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    Description

    Comparisons were made of the effects of temperature and duration of low temperature on hatch of newly laid egg masses of the invasive spotted lanternfly, Lycorma delicatula (White). Egg masses were collected in mid- October 2019 and estimated to be less than 14 d old. There was a significant positive nonlinear relationship between temperature and developmental rate (1/d) for eggs held at constant temperatures. The lower threshold for egg development was estimated as 7.39°C. Eggs held at constant 10, 15, and 20°C were estimated to require 635, 715, and 849 DD7.39, respectively, to develop. Egg hatch was variable, egg hatch rates were highest (58.4%) when held at a constant 15°C, though high rates (52.7%) were also obtained when eggs were held for 84 d at 10°C, then moved to 25°C. Almost all eggs enter diapause since very few eggs were able hatch when moved to 25°C after 7 d of chill at either 5 or 10°C. Chilling at 5 or 10°C increased percentage egg hatch as the duration in chill increased up to ∼100 d and eggs held at 10°C were able to complete some or all the post-diapause development before being moved to 25°C. All egg masses were held at constant 16:8 (L:D) photoperiod and 65%RH. Our data suggest that temperature is the driving factor for diapause termination in spotted lanternfly, but other abiotic factors should be investigated. These identified developmental temperature threshold and degree day requirements for egg hatch will improve predictive distribution and phenological models.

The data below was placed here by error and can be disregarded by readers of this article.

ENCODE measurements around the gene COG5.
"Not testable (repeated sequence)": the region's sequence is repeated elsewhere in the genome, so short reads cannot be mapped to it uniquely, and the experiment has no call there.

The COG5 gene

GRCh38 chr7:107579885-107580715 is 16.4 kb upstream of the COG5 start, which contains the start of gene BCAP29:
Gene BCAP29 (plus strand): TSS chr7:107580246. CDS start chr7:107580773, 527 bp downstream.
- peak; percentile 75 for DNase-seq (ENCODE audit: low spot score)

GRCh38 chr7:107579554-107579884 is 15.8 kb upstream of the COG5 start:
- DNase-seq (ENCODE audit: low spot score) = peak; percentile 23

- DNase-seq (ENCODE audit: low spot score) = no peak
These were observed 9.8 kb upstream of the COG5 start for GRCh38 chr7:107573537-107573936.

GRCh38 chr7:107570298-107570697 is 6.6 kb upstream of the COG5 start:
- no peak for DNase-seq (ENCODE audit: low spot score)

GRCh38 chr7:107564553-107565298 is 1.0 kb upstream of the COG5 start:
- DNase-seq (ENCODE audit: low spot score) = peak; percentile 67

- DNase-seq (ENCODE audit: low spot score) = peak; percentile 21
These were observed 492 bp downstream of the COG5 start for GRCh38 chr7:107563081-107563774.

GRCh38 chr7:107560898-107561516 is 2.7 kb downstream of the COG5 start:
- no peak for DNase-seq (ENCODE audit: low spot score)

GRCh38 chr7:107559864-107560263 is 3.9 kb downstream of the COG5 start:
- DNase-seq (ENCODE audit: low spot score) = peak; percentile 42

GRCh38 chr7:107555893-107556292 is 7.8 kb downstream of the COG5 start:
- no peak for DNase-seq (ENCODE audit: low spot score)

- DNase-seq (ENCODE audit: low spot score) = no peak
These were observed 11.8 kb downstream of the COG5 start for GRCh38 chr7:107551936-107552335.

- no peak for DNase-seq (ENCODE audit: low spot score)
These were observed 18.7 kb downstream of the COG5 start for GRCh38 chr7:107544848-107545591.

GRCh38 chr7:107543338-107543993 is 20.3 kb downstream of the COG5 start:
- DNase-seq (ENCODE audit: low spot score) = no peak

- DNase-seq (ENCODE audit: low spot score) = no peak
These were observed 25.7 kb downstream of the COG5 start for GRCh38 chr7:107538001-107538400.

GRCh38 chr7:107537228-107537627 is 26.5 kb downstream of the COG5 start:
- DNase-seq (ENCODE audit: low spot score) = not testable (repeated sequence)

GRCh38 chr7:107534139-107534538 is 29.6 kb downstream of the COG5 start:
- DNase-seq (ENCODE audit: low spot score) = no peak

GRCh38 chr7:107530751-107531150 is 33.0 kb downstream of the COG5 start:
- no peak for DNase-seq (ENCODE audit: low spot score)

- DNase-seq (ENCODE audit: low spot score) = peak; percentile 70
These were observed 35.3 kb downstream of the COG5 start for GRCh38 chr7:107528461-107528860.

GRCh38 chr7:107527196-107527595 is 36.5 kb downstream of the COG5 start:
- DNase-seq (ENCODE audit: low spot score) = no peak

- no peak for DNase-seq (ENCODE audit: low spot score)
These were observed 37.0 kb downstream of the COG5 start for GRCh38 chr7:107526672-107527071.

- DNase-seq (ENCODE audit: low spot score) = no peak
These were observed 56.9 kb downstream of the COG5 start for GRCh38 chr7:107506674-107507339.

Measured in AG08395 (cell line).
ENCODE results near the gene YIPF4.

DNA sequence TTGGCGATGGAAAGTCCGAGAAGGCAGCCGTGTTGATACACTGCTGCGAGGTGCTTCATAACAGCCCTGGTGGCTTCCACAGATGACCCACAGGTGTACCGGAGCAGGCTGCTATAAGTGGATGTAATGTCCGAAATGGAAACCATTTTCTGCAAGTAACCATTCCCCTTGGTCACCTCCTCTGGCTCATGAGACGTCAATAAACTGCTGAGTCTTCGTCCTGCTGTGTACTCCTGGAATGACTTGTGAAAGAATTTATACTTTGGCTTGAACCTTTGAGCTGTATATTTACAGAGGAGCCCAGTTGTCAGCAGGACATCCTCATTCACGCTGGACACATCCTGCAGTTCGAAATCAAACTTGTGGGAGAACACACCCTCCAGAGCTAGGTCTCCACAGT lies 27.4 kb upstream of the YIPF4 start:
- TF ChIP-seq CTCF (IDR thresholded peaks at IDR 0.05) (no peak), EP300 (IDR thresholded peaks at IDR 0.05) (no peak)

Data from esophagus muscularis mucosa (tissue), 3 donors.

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    Citation

    Keena, Melody A; Nielsen, Anne L. 2021. Comparison of the Hatch of Newly Laid Lycorma delicatula (Hemiptera: Fulgoridae) Eggs From the United States After Exposure to Different Temperatures and Durations of Low Temperature. Environmental Entomology. 8 p. https://doi.org/10.1093/ee/nvaa177.

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    Keywords

    overwintering, temperature, diapause, spotted lanternfly, egg

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